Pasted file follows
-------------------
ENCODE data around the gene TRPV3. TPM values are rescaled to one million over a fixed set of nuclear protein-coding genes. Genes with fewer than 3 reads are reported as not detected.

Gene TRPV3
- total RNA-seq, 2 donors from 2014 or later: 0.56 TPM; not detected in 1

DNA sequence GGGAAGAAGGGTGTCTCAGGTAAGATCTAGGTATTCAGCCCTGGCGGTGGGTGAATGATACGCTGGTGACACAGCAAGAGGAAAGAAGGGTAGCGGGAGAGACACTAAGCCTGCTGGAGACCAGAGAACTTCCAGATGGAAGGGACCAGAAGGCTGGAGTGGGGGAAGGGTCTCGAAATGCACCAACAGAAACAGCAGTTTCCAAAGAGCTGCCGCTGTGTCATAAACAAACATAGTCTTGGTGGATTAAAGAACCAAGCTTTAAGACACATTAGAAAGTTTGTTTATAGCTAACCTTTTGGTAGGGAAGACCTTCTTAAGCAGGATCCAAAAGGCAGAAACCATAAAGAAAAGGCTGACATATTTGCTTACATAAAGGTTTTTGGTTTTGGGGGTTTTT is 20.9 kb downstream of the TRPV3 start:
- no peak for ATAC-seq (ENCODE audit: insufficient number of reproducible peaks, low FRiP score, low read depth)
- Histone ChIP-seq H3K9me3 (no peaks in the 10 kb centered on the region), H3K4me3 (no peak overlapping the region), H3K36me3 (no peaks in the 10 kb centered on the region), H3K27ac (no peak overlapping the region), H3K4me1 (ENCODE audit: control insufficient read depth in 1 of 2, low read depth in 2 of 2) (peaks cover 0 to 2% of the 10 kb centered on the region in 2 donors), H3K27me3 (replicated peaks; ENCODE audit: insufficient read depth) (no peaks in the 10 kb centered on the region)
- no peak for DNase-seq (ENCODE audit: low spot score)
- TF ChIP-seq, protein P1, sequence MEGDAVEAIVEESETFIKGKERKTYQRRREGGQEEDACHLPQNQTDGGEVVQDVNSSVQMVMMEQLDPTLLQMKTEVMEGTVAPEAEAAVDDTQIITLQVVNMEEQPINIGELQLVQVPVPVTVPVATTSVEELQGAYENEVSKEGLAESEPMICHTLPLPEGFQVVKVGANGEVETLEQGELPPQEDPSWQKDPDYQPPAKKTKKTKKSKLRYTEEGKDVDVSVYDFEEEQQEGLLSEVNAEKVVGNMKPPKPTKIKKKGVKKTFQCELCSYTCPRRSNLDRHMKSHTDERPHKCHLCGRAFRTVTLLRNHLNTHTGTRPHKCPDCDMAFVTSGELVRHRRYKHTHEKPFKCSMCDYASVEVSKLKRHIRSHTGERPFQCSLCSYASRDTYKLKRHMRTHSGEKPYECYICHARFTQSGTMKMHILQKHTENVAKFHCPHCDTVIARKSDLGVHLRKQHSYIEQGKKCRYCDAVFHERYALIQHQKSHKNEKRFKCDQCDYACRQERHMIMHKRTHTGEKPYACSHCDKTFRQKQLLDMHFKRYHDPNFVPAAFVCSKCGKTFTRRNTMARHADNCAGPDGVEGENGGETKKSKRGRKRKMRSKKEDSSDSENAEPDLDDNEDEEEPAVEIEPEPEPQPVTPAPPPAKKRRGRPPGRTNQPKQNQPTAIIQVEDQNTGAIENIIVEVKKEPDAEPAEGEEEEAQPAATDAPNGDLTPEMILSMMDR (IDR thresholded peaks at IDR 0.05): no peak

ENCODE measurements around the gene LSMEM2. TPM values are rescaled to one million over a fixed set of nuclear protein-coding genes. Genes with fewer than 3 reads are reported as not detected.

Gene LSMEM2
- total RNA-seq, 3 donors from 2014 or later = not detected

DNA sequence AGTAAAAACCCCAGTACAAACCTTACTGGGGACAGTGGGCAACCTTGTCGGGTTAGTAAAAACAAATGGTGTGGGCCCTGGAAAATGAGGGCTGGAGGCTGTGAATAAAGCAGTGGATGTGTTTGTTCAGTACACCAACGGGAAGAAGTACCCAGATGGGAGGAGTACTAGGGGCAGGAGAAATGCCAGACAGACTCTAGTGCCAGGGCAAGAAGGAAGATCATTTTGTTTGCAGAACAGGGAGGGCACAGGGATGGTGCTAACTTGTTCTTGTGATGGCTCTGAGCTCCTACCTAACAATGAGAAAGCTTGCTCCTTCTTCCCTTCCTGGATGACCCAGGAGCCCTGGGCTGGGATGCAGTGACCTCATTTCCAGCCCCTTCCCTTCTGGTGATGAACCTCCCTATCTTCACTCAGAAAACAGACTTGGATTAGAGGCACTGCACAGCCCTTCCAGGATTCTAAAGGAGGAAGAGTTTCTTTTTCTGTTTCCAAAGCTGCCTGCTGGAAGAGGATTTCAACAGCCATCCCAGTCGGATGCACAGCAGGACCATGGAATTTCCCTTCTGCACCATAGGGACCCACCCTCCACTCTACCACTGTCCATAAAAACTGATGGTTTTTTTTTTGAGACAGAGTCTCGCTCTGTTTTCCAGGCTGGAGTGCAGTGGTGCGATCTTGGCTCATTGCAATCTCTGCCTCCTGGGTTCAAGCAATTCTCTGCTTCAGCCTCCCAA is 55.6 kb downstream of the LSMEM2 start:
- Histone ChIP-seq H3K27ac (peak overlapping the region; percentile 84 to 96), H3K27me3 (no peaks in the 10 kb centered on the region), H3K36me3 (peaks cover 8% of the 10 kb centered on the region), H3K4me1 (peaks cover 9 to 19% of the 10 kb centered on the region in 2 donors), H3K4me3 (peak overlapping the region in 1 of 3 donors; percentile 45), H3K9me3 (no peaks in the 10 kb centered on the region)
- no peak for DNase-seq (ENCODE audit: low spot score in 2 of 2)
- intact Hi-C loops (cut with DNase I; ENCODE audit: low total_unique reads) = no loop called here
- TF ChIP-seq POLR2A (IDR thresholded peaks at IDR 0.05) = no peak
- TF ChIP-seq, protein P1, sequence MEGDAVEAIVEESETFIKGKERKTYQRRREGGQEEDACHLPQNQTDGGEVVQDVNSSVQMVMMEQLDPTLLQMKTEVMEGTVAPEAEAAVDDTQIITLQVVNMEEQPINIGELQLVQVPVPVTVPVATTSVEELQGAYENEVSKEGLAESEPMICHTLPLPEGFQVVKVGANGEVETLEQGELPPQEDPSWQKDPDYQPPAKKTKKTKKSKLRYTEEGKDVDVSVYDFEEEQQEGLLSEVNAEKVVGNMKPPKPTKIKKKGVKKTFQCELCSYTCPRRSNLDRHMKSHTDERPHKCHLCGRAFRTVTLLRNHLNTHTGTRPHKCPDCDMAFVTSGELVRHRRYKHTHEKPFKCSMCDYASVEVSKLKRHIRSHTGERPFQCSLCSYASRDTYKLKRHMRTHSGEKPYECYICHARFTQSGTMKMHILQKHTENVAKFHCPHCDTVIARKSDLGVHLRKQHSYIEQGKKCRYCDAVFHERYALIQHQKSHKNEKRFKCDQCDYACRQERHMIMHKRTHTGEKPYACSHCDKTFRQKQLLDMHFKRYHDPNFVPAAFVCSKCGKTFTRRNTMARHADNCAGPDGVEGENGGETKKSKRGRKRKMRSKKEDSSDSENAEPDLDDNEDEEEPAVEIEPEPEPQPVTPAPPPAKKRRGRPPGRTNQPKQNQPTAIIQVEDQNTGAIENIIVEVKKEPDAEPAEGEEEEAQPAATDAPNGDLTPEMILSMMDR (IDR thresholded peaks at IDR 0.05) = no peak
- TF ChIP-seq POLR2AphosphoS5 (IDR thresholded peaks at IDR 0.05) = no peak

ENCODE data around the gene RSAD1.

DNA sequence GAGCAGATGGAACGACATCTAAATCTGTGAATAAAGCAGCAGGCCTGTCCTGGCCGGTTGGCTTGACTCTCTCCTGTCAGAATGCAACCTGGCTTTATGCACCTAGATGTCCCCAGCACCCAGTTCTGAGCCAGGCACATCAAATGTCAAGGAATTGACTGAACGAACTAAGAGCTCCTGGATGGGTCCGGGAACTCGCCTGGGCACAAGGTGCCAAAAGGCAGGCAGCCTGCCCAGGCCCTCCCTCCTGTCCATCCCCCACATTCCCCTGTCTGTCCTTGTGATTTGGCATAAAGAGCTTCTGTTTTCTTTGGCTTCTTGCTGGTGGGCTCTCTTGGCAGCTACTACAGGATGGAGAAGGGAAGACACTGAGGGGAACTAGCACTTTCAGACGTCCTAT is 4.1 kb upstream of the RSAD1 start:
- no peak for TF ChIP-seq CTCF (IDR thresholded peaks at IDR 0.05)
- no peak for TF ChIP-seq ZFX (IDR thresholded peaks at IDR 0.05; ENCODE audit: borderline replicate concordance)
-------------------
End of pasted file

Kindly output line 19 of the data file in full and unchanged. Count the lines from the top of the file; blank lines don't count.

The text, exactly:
ENCODE data around the gene RSAD1.